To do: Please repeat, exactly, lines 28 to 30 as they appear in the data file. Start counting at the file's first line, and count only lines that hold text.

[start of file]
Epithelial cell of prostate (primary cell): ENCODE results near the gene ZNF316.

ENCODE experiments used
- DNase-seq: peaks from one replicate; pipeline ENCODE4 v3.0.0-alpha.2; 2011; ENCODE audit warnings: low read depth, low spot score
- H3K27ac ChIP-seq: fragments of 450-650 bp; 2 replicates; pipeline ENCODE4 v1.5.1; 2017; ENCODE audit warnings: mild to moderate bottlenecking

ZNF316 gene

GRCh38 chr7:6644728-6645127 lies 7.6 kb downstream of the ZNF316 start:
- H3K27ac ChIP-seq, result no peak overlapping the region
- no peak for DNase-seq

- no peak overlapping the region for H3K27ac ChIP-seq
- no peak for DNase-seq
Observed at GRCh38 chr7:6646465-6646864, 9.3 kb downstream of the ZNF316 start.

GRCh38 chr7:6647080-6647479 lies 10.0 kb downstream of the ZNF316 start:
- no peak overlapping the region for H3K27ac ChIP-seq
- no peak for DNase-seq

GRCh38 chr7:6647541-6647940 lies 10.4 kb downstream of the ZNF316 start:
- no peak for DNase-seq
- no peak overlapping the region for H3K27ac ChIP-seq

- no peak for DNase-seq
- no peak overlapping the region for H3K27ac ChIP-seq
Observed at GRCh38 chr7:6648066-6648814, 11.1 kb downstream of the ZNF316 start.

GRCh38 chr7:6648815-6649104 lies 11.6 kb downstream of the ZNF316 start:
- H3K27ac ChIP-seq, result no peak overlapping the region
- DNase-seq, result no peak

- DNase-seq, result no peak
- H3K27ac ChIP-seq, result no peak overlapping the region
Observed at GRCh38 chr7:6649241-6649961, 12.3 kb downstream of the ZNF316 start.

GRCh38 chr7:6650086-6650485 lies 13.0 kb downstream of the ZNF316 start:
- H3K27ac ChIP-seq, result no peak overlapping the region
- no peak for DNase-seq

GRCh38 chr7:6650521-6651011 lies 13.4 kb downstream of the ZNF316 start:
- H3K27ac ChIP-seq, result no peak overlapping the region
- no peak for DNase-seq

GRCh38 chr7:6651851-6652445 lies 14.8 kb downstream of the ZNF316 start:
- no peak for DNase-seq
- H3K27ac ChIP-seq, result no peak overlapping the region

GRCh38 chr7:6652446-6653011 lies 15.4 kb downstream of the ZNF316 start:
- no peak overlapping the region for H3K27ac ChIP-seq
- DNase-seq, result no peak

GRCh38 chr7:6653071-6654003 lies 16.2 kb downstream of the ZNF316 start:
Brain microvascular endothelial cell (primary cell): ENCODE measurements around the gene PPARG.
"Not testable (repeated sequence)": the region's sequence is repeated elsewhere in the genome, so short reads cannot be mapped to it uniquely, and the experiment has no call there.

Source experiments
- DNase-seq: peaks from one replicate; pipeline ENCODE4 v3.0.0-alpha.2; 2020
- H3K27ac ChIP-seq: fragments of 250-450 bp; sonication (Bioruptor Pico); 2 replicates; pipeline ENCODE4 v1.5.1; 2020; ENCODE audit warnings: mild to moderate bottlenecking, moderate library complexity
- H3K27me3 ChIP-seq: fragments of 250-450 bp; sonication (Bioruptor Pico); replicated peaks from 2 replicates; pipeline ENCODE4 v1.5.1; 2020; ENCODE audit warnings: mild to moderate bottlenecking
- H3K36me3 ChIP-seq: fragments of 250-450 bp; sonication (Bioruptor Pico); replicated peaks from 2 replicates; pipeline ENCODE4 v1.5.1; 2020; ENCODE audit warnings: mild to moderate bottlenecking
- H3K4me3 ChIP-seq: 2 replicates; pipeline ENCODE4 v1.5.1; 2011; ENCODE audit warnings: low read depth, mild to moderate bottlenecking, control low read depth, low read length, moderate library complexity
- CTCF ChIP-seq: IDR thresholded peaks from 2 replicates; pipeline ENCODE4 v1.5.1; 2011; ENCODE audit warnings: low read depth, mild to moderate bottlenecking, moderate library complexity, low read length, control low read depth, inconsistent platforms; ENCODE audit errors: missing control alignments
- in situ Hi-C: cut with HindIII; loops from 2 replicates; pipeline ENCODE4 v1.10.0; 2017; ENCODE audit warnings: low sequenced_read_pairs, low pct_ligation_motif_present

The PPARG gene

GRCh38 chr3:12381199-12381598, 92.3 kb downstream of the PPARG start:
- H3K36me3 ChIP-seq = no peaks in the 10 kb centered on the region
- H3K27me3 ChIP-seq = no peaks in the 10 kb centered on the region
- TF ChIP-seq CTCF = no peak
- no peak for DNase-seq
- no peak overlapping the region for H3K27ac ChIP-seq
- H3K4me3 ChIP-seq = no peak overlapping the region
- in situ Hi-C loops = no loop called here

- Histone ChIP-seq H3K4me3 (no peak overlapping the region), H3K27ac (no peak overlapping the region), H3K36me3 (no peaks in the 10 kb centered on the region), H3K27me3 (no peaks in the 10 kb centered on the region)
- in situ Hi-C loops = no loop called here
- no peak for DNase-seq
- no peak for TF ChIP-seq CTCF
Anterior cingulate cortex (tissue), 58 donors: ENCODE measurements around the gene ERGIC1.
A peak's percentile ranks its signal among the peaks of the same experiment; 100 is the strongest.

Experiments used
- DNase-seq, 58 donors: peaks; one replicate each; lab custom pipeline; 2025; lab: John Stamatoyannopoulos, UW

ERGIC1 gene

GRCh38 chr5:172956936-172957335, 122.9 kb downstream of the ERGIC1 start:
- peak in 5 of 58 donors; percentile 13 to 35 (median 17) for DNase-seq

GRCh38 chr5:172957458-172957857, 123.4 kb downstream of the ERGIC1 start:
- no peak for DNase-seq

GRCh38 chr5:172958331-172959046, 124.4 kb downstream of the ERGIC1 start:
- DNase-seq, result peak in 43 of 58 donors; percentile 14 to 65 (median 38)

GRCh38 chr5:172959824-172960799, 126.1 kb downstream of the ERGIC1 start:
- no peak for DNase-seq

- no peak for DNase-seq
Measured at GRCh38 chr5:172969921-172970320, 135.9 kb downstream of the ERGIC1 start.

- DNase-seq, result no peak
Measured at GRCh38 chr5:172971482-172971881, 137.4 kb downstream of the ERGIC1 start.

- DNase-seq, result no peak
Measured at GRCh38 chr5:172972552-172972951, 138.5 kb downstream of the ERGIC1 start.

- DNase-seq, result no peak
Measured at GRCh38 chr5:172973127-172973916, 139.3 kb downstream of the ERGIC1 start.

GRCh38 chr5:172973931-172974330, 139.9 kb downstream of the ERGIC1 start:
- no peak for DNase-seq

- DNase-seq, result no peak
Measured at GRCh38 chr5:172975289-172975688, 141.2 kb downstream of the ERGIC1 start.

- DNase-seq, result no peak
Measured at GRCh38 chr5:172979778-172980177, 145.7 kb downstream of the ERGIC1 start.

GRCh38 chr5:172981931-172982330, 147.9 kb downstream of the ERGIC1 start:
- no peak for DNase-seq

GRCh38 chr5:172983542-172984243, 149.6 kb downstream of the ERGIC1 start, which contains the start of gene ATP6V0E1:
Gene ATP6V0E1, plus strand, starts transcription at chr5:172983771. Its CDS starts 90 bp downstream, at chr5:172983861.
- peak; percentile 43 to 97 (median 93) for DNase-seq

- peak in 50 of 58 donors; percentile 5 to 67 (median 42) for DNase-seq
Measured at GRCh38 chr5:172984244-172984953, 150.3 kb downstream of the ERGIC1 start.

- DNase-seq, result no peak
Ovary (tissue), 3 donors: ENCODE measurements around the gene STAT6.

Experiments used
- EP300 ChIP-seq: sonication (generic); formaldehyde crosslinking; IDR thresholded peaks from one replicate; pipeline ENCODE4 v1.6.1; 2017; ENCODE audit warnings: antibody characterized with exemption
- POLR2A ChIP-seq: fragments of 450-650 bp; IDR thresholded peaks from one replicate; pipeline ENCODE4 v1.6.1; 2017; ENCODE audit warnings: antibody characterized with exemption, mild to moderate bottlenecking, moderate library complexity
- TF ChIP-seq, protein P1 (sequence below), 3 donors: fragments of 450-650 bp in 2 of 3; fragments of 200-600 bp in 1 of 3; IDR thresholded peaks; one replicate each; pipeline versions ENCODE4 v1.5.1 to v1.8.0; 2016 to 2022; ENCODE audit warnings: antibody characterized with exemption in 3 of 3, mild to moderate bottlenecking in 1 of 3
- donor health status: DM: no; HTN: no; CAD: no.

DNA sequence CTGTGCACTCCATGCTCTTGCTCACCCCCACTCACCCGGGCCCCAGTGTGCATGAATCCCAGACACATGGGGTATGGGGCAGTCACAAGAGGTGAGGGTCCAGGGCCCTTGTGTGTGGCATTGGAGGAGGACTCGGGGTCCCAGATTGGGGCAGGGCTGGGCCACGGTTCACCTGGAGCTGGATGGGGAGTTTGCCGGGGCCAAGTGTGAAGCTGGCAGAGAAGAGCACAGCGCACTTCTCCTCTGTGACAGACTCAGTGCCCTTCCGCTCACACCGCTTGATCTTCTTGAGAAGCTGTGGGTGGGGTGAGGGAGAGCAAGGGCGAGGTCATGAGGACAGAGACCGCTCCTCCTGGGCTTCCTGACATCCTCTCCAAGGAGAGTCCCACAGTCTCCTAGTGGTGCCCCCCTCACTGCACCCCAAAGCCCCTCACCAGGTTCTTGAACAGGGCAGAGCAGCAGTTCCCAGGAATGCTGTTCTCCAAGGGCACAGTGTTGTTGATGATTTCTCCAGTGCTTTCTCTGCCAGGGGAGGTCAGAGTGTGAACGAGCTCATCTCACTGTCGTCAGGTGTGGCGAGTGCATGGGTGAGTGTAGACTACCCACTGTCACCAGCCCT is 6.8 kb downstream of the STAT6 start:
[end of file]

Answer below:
- H3K27ac ChIP-seq, result no peak overlapping the region
- no peak for DNase-seq

GRCh38 chr7:6650521-6651011 lies 13.4 kb downstream of the ZNF316 start: